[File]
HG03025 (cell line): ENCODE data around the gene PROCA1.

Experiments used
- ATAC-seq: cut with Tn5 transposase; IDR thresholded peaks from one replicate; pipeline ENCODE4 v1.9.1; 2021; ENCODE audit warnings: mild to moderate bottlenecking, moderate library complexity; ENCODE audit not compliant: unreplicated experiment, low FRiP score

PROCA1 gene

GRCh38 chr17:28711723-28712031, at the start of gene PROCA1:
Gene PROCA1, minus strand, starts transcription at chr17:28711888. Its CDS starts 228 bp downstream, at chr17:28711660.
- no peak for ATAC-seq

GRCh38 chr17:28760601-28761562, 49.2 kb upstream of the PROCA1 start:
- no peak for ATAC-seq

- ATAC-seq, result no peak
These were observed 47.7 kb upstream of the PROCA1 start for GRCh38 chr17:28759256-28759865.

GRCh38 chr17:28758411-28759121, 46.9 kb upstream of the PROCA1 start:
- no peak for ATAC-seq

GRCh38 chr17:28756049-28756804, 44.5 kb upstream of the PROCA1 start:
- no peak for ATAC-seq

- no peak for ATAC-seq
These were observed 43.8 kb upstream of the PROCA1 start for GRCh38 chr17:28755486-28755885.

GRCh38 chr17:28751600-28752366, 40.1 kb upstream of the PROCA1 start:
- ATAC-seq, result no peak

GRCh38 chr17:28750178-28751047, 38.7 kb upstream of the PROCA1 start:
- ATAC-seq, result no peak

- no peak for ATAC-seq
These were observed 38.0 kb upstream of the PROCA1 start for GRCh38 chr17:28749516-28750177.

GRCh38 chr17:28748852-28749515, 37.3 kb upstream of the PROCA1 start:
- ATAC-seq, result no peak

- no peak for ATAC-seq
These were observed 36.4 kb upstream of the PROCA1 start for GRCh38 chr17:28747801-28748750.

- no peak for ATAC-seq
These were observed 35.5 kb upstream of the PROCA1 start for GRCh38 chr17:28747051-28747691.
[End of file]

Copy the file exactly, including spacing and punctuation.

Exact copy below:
HG03025 (cell line): ENCODE data around the gene PROCA1.

Experiments used
- ATAC-seq: cut with Tn5 transposase; IDR thresholded peaks from one replicate; pipeline ENCODE4 v1.9.1; 2021; ENCODE audit warnings: mild to moderate bottlenecking, moderate library complexity; ENCODE audit not compliant: unreplicated experiment, low FRiP score

PROCA1 gene

GRCh38 chr17:28711723-28712031, at the start of gene PROCA1:
Gene PROCA1, minus strand, starts transcription at chr17:28711888. Its CDS starts 228 bp downstream, at chr17:28711660.
- no peak for ATAC-seq

GRCh38 chr17:28760601-28761562, 49.2 kb upstream of the PROCA1 start:
- no peak for ATAC-seq

- ATAC-seq, result no peak
These were observed 47.7 kb upstream of the PROCA1 start for GRCh38 chr17:28759256-28759865.

GRCh38 chr17:28758411-28759121, 46.9 kb upstream of the PROCA1 start:
- no peak for ATAC-seq

GRCh38 chr17:28756049-28756804, 44.5 kb upstream of the PROCA1 start:
- no peak for ATAC-seq

- no peak for ATAC-seq
These were observed 43.8 kb upstream of the PROCA1 start for GRCh38 chr17:28755486-28755885.

GRCh38 chr17:28751600-28752366, 40.1 kb upstream of the PROCA1 start:
- ATAC-seq, result no peak

GRCh38 chr17:28750178-28751047, 38.7 kb upstream of the PROCA1 start:
- ATAC-seq, result no peak

- no peak for ATAC-seq
These were observed 38.0 kb upstream of the PROCA1 start for GRCh38 chr17:28749516-28750177.

GRCh38 chr17:28748852-28749515, 37.3 kb upstream of the PROCA1 start:
- ATAC-seq, result no peak

- no peak for ATAC-seq
These were observed 36.4 kb upstream of the PROCA1 start for GRCh38 chr17:28747801-28748750.

- no peak for ATAC-seq
These were observed 35.5 kb upstream of the PROCA1 start for GRCh38 chr17:28747051-28747691.